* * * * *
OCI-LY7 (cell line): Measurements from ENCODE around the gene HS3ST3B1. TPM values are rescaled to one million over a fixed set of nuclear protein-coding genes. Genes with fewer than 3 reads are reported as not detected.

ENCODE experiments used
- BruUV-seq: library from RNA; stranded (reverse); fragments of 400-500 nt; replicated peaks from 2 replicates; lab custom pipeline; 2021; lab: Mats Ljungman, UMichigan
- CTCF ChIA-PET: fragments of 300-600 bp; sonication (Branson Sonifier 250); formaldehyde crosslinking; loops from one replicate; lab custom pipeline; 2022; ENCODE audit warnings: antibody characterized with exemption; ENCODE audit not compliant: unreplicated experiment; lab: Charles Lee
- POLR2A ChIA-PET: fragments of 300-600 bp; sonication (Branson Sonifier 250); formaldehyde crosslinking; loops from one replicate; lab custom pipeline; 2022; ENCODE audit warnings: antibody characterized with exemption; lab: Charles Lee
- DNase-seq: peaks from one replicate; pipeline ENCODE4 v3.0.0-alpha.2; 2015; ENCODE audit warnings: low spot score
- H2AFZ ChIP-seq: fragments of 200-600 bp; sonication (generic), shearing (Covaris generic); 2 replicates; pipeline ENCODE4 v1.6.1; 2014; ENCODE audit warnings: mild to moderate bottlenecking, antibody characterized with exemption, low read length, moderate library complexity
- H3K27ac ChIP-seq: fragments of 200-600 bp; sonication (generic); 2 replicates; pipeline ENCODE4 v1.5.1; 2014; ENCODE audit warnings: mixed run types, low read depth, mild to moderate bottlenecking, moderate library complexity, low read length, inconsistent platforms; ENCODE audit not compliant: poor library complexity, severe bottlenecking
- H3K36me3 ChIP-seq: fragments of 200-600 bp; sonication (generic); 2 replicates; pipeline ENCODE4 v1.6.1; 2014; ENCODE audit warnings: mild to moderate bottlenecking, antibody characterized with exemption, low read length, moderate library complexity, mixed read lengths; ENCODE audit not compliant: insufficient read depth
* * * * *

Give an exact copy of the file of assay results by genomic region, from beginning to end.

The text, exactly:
OCI-LY7 (cell line): Measurements from ENCODE around the gene HS3ST3B1. TPM values are rescaled to one million over a fixed set of nuclear protein-coding genes. Genes with fewer than 3 reads are reported as not detected.

ENCODE experiments used
- BruUV-seq: library from RNA; stranded (reverse); fragments of 400-500 nt; replicated peaks from 2 replicates; lab custom pipeline; 2021; lab: Mats Ljungman, UMichigan
- CTCF ChIA-PET: fragments of 300-600 bp; sonication (Branson Sonifier 250); formaldehyde crosslinking; loops from one replicate; lab custom pipeline; 2022; ENCODE audit warnings: antibody characterized with exemption; ENCODE audit not compliant: unreplicated experiment; lab: Charles Lee
- POLR2A ChIA-PET: fragments of 300-600 bp; sonication (Branson Sonifier 250); formaldehyde crosslinking; loops from one replicate; lab custom pipeline; 2022; ENCODE audit warnings: antibody characterized with exemption; lab: Charles Lee
- DNase-seq: peaks from one replicate; pipeline ENCODE4 v3.0.0-alpha.2; 2015; ENCODE audit warnings: low spot score
- H2AFZ ChIP-seq: fragments of 200-600 bp; sonication (generic), shearing (Covaris generic); 2 replicates; pipeline ENCODE4 v1.6.1; 2014; ENCODE audit warnings: mild to moderate bottlenecking, antibody characterized with exemption, low read length, moderate library complexity
- H3K27ac ChIP-seq: fragments of 200-600 bp; sonication (generic); 2 replicates; pipeline ENCODE4 v1.5.1; 2014; ENCODE audit warnings: mixed run types, low read depth, mild to moderate bottlenecking, moderate library complexity, low read length, inconsistent platforms; ENCODE audit not compliant: poor library complexity, severe bottlenecking
- H3K36me3 ChIP-seq: fragments of 200-600 bp; sonication (generic); 2 replicates; pipeline ENCODE4 v1.6.1; 2014; ENCODE audit warnings: mild to moderate bottlenecking, antibody characterized with exemption, low read length, moderate library complexity, mixed read lengths; ENCODE audit not compliant: insufficient read depth